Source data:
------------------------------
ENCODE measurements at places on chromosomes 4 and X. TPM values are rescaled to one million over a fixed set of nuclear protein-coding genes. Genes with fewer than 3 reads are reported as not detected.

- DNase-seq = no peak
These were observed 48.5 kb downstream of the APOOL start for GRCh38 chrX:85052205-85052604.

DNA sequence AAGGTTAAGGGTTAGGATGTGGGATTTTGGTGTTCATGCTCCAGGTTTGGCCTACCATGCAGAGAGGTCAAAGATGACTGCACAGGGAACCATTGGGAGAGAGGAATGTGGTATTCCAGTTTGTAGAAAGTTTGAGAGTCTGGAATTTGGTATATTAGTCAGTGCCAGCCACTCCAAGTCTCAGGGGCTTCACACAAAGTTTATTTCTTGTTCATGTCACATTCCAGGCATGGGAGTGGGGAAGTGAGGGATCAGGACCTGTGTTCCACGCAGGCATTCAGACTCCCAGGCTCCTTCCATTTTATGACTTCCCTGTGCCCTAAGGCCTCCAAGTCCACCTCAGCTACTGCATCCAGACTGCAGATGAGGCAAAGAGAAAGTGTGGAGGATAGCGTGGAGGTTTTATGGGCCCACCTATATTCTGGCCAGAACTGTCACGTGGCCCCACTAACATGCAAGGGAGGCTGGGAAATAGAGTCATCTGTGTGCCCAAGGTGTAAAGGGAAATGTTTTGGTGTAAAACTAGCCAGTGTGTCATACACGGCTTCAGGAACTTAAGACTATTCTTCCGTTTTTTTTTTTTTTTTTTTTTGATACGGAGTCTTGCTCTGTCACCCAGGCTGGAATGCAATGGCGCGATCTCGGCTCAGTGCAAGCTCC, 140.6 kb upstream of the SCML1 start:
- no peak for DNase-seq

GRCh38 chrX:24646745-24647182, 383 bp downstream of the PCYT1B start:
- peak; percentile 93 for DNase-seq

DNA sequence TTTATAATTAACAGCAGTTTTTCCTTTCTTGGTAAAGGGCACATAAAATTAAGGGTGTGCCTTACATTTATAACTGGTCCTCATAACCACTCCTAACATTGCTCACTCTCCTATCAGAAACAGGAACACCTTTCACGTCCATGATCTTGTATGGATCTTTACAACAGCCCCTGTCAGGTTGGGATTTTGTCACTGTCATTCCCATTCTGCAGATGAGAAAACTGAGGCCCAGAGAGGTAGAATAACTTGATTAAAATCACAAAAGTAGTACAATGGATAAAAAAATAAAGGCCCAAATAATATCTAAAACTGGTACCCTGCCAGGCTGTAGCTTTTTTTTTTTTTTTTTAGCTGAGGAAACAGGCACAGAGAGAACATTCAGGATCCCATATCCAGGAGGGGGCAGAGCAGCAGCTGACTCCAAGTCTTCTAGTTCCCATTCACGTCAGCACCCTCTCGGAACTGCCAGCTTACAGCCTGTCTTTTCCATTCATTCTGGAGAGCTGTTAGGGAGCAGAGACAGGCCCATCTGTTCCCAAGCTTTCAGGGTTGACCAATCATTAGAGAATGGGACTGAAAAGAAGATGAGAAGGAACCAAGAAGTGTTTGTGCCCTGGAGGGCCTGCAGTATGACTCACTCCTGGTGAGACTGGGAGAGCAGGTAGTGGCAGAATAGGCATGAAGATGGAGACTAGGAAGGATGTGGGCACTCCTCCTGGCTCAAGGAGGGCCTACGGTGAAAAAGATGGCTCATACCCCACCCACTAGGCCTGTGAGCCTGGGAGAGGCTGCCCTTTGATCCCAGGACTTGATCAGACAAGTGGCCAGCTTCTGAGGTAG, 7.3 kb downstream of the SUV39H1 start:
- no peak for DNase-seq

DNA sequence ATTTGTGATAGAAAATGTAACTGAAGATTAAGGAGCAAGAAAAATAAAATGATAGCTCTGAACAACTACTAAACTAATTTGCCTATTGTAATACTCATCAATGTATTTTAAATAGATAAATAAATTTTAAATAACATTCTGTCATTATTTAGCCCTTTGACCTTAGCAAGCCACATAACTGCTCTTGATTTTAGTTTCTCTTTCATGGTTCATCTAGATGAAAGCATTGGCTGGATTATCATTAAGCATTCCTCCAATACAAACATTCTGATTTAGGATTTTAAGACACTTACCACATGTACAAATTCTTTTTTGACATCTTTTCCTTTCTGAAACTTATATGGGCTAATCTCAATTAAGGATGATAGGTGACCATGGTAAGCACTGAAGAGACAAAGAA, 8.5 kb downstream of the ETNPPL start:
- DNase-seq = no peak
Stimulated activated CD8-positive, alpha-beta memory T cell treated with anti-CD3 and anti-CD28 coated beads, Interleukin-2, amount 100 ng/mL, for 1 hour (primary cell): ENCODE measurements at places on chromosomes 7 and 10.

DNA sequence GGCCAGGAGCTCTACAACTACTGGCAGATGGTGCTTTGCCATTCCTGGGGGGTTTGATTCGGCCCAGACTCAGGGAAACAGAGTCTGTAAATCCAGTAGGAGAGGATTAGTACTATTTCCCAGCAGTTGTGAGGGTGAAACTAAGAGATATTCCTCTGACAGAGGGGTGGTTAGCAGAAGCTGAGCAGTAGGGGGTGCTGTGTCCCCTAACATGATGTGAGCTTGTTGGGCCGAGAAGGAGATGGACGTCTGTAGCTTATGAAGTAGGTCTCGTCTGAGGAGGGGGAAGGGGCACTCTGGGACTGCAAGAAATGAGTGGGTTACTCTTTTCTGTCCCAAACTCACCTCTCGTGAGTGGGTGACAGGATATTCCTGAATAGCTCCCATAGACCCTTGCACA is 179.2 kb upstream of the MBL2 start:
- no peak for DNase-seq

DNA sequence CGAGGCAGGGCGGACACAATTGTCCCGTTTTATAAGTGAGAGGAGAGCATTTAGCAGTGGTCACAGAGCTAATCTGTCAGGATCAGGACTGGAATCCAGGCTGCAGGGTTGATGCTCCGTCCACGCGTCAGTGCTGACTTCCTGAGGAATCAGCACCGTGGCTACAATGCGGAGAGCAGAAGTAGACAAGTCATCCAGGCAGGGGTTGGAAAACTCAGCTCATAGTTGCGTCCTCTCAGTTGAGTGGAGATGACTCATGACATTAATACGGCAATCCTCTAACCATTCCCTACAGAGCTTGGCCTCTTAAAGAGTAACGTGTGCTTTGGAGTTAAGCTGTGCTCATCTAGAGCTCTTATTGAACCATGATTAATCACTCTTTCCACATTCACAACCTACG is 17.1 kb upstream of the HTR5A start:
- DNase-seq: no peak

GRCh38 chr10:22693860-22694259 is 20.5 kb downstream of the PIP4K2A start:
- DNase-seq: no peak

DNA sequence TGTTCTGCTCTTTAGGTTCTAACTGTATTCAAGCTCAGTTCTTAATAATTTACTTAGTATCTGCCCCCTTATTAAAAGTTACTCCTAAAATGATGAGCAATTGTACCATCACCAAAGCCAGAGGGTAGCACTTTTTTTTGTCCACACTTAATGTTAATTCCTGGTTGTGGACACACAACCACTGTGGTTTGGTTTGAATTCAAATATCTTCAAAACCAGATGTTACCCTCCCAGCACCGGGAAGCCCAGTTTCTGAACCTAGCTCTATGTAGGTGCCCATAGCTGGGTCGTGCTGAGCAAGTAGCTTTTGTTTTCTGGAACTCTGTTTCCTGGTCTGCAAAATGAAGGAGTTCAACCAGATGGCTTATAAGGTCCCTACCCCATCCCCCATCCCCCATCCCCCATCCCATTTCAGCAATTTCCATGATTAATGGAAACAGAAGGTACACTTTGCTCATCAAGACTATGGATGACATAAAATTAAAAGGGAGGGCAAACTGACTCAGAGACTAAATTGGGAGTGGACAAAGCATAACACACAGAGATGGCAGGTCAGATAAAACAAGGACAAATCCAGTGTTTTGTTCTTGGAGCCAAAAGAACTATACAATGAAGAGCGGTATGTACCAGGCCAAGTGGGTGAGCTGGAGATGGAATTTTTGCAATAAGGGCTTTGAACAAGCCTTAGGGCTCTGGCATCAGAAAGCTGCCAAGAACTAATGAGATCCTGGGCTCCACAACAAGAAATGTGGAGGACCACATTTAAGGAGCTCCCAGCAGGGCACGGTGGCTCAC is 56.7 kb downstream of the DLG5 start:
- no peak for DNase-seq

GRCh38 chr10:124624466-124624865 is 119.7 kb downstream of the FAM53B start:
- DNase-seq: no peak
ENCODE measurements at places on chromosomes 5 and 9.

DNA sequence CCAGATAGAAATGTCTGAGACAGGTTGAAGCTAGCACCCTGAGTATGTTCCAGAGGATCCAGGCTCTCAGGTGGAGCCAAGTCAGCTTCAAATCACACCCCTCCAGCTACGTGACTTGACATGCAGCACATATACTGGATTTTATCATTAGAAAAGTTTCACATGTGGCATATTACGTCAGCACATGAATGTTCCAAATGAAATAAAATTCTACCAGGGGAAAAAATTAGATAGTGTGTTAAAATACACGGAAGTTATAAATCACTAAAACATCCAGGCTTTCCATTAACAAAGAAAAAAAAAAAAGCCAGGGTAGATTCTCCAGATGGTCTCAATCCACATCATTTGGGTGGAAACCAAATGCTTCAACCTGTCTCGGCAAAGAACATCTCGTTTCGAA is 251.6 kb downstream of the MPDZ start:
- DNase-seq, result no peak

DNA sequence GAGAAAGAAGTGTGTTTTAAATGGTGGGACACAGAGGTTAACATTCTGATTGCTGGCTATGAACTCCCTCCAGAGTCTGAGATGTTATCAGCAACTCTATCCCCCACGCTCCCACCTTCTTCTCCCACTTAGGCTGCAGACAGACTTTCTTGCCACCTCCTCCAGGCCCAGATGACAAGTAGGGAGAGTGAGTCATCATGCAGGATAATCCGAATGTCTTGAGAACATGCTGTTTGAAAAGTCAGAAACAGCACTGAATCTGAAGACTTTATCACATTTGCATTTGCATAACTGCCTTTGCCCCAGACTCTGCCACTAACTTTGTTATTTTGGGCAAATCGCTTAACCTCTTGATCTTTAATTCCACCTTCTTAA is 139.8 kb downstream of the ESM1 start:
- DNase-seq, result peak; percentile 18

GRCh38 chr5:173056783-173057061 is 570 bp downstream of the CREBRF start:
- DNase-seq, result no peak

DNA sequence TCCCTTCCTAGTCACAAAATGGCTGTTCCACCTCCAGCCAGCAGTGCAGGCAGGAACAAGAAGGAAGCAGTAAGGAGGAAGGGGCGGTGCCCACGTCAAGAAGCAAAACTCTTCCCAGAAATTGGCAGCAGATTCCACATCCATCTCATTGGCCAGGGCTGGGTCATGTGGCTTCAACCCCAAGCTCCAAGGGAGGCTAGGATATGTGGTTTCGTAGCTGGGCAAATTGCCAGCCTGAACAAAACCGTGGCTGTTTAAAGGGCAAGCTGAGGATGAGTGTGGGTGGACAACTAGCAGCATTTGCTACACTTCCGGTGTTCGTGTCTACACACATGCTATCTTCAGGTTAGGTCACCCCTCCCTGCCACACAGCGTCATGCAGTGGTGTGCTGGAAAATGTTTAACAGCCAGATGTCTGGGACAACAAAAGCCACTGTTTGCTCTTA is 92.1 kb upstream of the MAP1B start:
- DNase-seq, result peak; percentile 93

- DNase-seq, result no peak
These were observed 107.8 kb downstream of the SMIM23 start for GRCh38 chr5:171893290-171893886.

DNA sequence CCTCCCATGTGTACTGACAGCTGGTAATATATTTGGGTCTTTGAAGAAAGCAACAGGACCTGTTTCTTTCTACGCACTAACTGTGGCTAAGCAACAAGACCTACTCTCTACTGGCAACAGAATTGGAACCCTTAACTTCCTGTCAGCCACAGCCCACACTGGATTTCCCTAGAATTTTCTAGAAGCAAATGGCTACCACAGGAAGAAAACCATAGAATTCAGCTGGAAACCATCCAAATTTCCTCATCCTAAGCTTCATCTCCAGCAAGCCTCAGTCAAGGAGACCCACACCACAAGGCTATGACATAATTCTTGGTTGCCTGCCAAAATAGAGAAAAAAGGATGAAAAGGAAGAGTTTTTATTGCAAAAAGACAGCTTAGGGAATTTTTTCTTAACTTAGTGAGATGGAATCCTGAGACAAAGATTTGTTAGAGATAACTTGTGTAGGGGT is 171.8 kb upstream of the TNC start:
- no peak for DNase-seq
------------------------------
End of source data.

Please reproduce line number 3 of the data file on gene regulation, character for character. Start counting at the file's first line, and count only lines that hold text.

These were observed 48.5 kb downstream of the APOOL start for GRCh38 chrX:85052205-85052604.